Fear of Death Panels continues. This is an example:
“We would ask that you not broadcast this accomplishment out to any of your lists, even if they are ‘supporters’ — e-mails can too easily be forwarded.”
The e-mail from Rep. Blumenauer’s office continued: “Thus far, it seems that no press or blogs have discovered it, but we will be keeping a close watch and may be calling on you if we need a rapid, targeted response. The longer this goes unnoticed, the better our chances of keeping it.”
Some folks are mostly bothered by the sneaking around, and some are more worried about where these end-of-life consultations will take us. You know: euthanasia, assisted-suicide, pulling-the-plug-on-Granny, or however you phrase it.
As the author continues, this is quite a personal issue. The main issue is the process to to arrive at end of life consultation, where will this lead. I just want to comment on the latter.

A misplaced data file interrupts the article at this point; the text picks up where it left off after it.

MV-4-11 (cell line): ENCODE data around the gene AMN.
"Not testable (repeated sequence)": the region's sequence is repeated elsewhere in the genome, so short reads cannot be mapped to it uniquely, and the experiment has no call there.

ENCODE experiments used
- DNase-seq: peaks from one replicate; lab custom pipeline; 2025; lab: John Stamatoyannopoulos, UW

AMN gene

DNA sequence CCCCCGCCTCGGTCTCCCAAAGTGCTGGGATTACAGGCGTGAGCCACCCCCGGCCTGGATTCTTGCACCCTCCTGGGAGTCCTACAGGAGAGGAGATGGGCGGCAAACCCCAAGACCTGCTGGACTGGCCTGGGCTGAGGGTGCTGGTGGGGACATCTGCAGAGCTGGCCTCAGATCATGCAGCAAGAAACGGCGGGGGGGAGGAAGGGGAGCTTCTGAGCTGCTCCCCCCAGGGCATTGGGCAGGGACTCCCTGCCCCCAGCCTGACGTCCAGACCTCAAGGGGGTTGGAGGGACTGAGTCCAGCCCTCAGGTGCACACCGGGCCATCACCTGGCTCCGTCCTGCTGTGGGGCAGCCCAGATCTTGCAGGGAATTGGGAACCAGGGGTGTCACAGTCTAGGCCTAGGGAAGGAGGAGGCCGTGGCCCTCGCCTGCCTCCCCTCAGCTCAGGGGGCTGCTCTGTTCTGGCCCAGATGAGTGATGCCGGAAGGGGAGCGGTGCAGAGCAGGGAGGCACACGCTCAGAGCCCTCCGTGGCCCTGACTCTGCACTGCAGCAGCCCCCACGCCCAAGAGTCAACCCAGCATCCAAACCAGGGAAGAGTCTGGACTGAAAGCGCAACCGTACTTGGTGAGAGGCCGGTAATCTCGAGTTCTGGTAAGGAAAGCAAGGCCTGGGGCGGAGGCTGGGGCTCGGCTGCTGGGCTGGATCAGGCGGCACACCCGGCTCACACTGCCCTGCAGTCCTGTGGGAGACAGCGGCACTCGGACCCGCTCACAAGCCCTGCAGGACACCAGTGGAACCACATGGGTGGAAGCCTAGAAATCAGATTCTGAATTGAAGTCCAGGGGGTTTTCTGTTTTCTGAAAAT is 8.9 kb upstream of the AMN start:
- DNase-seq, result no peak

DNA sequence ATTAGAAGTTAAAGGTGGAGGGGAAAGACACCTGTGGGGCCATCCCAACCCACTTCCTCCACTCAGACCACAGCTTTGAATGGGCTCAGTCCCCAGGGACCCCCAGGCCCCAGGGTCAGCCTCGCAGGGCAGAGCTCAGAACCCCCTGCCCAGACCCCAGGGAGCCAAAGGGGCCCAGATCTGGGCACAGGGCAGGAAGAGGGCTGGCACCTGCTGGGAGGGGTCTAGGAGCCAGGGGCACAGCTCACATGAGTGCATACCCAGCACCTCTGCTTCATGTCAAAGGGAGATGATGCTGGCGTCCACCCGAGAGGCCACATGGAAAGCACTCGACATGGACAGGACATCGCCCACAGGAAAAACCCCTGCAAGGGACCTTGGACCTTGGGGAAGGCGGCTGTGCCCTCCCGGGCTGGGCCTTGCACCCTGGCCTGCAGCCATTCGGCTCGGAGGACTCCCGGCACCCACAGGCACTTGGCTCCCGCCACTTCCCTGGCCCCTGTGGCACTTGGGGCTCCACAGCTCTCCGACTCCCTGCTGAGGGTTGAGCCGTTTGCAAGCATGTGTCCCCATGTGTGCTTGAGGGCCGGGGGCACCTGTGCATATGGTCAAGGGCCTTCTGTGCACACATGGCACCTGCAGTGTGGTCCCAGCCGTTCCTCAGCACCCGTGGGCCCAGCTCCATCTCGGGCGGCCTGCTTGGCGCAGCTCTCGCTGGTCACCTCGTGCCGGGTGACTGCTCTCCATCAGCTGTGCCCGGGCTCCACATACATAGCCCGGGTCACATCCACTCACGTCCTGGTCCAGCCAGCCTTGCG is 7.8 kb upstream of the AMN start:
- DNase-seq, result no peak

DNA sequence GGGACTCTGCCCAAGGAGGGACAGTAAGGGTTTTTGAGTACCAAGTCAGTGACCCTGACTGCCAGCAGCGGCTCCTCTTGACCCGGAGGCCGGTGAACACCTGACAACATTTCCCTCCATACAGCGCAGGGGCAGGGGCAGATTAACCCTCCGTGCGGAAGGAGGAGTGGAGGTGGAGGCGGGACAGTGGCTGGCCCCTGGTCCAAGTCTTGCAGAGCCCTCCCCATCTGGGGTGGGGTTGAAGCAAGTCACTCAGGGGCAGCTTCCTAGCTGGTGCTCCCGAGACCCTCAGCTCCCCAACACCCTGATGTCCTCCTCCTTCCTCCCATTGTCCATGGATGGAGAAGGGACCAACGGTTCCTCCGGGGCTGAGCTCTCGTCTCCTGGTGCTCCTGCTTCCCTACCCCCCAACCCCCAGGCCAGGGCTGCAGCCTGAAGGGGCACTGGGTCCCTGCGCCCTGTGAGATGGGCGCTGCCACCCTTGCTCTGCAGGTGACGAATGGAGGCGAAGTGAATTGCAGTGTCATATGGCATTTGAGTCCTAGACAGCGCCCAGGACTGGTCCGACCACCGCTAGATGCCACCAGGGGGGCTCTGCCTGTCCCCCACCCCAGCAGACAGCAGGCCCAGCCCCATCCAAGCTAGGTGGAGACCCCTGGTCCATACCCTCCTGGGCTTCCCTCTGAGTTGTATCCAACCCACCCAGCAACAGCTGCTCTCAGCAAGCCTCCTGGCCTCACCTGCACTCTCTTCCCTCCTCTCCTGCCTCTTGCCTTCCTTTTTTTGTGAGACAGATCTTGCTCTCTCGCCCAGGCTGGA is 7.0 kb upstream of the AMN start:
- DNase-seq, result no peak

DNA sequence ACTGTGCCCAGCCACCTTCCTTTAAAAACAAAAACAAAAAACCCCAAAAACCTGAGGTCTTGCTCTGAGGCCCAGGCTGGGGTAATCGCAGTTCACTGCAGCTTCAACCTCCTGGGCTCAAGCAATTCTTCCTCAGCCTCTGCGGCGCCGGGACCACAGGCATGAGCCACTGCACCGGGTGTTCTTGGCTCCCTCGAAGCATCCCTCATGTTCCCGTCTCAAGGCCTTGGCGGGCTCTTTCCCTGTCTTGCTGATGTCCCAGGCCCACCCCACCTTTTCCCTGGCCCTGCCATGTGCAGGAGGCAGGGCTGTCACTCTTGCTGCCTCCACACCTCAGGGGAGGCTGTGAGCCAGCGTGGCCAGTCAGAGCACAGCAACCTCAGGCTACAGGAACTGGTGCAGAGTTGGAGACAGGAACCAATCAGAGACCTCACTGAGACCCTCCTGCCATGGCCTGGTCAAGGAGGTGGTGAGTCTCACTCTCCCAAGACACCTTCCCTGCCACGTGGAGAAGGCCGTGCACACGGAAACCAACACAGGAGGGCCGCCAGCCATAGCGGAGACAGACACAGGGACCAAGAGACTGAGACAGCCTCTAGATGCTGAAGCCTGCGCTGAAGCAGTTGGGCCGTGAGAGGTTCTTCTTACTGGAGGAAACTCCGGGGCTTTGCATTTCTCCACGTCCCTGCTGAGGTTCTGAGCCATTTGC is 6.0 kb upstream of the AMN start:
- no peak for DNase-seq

I’ve lived in Oregon for 16 years, and went through the death of my mother in 2004. In 1994, Oregon passed its Death with Dignity initiative.
At the time there was a great deal of fear about the slippery slope. Would troublesome relative: “be put out of their misery”? Would Dr. Kevorkian take advantage of our state?
So have the fears been justified? Mostly no. The use of the death with dignity options has been very limited. Less than 500 people have used it for the period 1998 to 2009, and that is much less than half of a percent of all deaths. The details are here, with a summary:
I think fear regarding this issue reflects that as a nation we don’t deal with death very well. After all the debate about death panels has to in light of that we all will die, and the so called death panels may at worst mean people who will die will do so sooner. That seems to be missed.